The echoes of Verdun

written by Ad Pollé on February 21, 2016 in Europeana 1914-1918 with 3 comments

Though Verdun is the name of a charming provincial town, it also belongs to one of the most important lieu de mémoire in European history – a great battle in World War One. Today, the name still resonates with an incredible force – almost equivalent to the violence of the clash it refers to. It stands for an endless range of events, battles, attacks, military movements and changing positions that took place in the area around the little fortified town, the département de la Meuse. The whole region still bears countless traces of what was one of the most terrible battles of World War One.

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La Voie Sacrée / The Sacred way – photo courtesy of Ad Pollé CC-BY-SA

It all started with the fierce attacks of the German army on 21 February 1915. The war had come to a complete standstill on the Western front and the Germans were hoping to break the French defense through heavy bombing and shelling, and several massive attacks along the front line surrounding Verdun. For months, the violence went on, until almost the end of 1916.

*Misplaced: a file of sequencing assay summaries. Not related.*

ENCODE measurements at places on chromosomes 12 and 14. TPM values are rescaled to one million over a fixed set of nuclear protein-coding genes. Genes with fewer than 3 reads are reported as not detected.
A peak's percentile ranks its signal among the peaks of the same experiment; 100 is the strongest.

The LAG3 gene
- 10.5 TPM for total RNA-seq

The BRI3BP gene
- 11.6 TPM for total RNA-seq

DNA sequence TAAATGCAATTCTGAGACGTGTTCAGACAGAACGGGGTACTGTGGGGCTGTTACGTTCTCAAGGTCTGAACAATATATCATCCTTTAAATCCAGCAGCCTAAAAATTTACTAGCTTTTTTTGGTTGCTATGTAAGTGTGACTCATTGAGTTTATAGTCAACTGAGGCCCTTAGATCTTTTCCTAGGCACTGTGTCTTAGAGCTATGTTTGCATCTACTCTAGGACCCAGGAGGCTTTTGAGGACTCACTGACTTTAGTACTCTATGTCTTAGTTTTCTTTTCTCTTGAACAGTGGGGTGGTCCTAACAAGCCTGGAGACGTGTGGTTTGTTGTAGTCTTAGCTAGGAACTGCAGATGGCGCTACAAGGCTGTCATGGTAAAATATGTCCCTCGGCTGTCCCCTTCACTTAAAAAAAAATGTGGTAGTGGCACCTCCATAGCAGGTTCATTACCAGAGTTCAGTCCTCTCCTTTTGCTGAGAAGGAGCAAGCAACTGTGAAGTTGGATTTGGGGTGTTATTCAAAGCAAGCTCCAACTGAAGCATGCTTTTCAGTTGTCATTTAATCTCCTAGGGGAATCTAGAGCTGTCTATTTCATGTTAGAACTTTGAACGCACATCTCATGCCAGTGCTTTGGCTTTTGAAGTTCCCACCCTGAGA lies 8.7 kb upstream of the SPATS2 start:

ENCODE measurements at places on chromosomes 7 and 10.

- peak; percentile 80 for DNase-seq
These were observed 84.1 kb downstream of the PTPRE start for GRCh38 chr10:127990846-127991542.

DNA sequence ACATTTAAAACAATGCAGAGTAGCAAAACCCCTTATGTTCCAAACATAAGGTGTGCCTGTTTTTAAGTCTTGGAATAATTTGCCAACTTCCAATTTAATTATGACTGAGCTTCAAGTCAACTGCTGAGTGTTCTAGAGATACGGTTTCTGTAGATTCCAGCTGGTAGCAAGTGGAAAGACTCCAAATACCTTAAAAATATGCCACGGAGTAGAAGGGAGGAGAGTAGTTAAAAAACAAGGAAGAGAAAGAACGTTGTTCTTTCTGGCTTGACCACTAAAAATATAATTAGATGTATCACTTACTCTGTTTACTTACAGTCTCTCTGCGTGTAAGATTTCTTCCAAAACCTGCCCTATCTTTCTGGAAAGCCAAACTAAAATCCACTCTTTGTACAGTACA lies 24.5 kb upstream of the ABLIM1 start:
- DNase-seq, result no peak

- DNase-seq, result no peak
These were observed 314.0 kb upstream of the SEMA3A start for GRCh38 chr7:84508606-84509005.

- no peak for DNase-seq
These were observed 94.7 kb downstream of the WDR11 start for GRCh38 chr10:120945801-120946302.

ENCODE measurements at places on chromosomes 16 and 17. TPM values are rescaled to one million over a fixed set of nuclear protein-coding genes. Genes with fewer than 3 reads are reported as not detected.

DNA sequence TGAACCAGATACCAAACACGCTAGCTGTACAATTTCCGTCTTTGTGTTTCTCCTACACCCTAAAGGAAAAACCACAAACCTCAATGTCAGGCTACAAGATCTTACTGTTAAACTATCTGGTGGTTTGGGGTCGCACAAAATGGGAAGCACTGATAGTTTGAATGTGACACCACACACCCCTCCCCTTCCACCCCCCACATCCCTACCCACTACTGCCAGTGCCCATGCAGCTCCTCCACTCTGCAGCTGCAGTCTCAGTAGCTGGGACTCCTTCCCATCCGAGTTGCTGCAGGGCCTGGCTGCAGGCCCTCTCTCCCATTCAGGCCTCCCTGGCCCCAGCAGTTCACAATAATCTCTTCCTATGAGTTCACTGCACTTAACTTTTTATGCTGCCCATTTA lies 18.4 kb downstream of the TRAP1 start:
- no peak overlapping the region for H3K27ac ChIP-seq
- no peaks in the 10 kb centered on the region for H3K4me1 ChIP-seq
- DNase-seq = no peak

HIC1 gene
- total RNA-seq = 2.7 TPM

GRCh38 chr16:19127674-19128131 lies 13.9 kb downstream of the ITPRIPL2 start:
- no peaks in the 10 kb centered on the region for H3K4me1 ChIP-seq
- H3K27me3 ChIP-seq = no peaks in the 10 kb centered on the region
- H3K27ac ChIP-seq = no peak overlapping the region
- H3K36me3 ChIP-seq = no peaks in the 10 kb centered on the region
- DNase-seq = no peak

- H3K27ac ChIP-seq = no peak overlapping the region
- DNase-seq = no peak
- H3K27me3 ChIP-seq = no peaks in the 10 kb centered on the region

As with many battles of such scale there is much debate about the numbers of casualties, but the sad truth is that almost 380,000 French and 350,000 German men were lost between February and December 1916: an astounding monthly average of 70,000 casualties.

No wonder that Verdun still strikes a chord in the memory of so many. Les Éparges, the Argonne river, the Saint-Mihiel Salient, Fort Douaumont, la Voie Sacrée, the very names of these places have become both mythical and legendary at the same time: places where so many soldiers lost their lives and where so many heroes were born.


Deutscher Soldatenfriedhof Troyon / German miltary cemetery Troyon   – photo courtesy of Ad Pollé CC-BY-SA

On the Europeana 1914-1918 website Verdun and all its related places and events are mentioned in almost 1000 personal stories. Sometimes only briefly, simply but sadly referring to it as the place where a grand-father lost his life, sometimes in moving letters to beloved family and friends. Some contributions contain stunning and unique photographs while other are compelling firsthand accounts of what is was to be involved in the whole hellish turmoi. Furthermore you will find almost 500 records from libraries and archives from all over Europe, including 35 unique films


CC-BY-SA et du Patrimoine de l’Aube

Over the coming months, Europeana 1914-1918 will highlight some of these stories via our various channels. We wish to commemorate both Verdun and those for whom the name has no mythical meaning – the men that were actually there.